Have you ever been to a place that instantly made you feel like you’d just plunged into a void that swirled with colours you could not name, that spun faster and faster around you, until you couldn’t separate yourself from the ground you stood upon and colour of the sunset on the horizon?
Travel does that to you sometimes – oftener than that, if you’re really, really lucky. And me, I live for those times. Whether it’s the murky green sunlight at the crack of dawn through a forest, or a flickering streetlight at four minutes to midnight – losing myself in a distant place, miles away from home is the ultimate rush.
It’s almost ludicrous really, the concept of travelling to find oneself. We see it depicted in Hollywood films like Eat, Pray, Love, we read about it in Jack Kerouak’s inspiring novels, we dream about it when we go on that #lifegoals charged Tumblr page filled with dreamscapes and stories of people who live freely.
The way I see it, with every soul splitting smile from a stranger who doesn’t even know the colour of my eyes, with every magnified drop of rain on French windows in rural India, with every swirl of dust and grain of sand, I lose myself. I lose myself in the moment and think of little else and there’s nothing else I’d rather do, than to stand there and take it in, like a human sponge. If losing myself feels like this, I’d never want to be found.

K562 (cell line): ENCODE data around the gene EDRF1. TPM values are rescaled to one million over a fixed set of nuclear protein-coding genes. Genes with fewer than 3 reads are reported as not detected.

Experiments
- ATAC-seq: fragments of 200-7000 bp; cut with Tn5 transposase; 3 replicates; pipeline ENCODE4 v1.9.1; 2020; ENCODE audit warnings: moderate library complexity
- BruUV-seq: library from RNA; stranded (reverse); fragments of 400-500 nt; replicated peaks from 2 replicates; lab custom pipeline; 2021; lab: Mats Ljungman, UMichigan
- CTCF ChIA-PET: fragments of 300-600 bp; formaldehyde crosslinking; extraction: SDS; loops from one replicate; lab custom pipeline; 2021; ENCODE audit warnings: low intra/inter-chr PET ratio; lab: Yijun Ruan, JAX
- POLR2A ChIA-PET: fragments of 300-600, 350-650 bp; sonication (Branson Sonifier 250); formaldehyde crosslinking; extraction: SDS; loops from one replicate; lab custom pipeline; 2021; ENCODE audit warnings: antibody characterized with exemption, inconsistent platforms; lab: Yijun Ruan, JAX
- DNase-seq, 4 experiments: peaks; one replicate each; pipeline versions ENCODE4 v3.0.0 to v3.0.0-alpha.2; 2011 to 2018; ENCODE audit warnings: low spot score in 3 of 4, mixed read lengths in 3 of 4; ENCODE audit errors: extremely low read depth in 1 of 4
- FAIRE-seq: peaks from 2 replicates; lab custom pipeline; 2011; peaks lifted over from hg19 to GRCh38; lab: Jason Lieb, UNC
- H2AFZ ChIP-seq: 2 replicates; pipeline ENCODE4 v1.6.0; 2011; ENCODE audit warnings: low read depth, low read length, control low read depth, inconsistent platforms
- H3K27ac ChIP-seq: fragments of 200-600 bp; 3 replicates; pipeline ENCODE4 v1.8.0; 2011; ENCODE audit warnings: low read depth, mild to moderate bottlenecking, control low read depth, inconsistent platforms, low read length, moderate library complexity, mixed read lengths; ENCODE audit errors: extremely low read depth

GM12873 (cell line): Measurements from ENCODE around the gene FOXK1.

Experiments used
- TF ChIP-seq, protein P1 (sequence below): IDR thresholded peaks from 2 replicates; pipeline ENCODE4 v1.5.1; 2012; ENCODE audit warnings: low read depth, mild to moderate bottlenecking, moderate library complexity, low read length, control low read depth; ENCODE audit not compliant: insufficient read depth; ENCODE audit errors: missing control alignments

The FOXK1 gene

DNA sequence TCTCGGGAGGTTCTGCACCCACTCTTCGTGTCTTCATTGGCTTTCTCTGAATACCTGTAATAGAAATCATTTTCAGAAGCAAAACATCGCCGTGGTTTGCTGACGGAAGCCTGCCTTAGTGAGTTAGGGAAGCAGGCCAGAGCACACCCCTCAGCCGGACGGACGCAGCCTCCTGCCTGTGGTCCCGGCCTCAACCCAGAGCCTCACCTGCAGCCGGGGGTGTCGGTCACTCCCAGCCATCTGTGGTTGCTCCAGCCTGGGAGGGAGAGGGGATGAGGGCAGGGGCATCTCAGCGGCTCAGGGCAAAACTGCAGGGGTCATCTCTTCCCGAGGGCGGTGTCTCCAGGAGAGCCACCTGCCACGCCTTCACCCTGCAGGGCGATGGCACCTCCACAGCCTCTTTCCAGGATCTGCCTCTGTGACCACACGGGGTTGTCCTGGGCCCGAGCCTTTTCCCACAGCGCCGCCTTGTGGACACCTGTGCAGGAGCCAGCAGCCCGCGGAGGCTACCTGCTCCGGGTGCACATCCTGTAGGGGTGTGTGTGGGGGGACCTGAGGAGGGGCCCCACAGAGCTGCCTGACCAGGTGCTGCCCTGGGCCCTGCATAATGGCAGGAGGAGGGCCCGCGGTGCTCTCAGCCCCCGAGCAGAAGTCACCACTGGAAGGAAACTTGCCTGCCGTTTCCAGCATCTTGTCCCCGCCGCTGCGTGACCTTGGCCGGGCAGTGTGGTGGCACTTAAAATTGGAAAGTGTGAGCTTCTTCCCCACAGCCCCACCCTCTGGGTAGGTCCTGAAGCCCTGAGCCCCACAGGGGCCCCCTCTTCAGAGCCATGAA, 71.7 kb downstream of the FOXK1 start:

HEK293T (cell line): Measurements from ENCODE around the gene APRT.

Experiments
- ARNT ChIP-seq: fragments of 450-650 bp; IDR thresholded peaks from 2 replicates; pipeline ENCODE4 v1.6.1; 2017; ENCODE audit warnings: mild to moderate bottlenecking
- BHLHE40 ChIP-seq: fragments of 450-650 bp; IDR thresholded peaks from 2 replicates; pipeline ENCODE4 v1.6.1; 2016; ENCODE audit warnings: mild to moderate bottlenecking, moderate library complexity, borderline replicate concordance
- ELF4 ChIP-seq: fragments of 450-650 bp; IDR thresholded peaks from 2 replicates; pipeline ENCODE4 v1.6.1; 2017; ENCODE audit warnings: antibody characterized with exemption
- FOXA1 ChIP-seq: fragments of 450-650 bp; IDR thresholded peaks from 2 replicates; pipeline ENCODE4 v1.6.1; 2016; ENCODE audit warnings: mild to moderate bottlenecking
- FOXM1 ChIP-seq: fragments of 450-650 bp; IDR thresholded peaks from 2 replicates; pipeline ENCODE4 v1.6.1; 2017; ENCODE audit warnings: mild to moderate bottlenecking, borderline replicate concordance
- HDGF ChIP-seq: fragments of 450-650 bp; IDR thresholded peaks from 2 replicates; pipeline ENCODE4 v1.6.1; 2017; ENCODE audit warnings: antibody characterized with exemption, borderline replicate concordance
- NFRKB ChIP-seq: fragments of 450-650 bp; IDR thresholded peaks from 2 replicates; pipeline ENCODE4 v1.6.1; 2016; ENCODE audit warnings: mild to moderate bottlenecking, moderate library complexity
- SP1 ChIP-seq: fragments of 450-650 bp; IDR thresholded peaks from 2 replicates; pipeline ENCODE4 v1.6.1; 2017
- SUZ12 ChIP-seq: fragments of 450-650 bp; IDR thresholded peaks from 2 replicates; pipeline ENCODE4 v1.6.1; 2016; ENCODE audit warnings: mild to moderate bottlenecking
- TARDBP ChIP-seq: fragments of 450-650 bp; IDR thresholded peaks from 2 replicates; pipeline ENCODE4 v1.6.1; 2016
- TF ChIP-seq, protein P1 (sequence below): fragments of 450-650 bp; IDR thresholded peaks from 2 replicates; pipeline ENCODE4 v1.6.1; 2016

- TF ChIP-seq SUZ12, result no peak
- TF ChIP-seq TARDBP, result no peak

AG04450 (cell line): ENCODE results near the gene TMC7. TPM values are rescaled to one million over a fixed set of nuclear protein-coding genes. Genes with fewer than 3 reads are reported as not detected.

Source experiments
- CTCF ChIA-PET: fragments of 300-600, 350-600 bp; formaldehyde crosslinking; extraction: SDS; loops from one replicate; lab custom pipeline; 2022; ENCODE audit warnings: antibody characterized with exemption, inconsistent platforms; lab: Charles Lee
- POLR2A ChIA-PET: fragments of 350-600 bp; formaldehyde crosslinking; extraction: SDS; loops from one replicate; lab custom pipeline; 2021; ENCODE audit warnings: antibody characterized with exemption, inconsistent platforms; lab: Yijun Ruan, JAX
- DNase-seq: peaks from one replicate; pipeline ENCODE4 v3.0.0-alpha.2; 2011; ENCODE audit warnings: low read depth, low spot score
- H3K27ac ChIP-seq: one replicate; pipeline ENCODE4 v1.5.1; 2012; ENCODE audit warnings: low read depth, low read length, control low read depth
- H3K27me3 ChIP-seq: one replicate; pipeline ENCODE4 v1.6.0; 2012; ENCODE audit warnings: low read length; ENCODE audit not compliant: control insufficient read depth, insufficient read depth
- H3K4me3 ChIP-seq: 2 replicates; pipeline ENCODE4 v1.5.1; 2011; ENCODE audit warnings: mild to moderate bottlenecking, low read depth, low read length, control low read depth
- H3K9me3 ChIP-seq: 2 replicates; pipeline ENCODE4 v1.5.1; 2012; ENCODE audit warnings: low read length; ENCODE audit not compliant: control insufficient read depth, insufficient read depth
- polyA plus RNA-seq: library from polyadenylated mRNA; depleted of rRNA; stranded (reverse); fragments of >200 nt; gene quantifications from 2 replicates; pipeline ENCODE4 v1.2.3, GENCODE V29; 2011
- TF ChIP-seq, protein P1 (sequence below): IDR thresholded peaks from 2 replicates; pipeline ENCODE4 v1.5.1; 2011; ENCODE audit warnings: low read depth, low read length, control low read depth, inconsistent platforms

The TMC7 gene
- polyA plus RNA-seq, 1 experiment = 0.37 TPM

The magic of those places, it lingers in your suitcase, your pockets, your hair… It glues your feet together, makes leaving absolutely unbearable – but that’s the beauty of it. On a bitterly cold night halfway in a desert, my closest friend and I spoke about longing, and how it worked in strange ways. “The pull of a place,” she said, “lies in the fact that we know that we’re going to have to leave some day.”
And that’s when it hit me: the enchantment, in part, is because you are filled with a sense of childlike wonder at every single thing you see. And so, in order not to let it trickle out of your grasp, you must leave before the magic becomes mundane.
You must find cities that feel like home, but never stay long enough for them to actually become home.
So find your magic. Travel to a city that comes alive at midnight, and find your magic in the single empty cafe on a crowded street. Travel to a city that smells like warm puddings and blueberries and the cologne your first love used to wear, and find your magic in the accidentally taken out-of-focus photo of a strange girl with purple hair. Travel to a city that tastes like sea salt and sunshine and moist earth, and find your magic in the single dried flower that you pressed in your book (and take your time to wonder what made you read Tennyson that night.) Travel to a city that’s all cracked windows and thin children with large eyes, broken teacups and skeleton trees, and find your magic in the shiny piece of glass the little boy from the blue house pressed, magpie like, into your palm. Find your magic, and then save it up to warm your soul on all those days when crawling out of bed is harder than you can put into words.
And sometimes, when you don’t have to reach inside for it, the magic will spill out suddenly and you’ll have had another perfect day.
Tanvi Deshmukh is a nineteen year old girl from Pune, India, with an affinity for words and books, cats and coffee, Nepalese food and hippie music, and the colour green (along with Oxford commas). Currently pursuing her undergraduate degree in English, she loves poetry, volunteers at an NGO and plays the keyboard in her free time. Along with devouring books of all kinds, unless of course, she’s in the middle of heated discussions on feminism, patriarchy, gay rights, or what to name the neighbour’s new dog.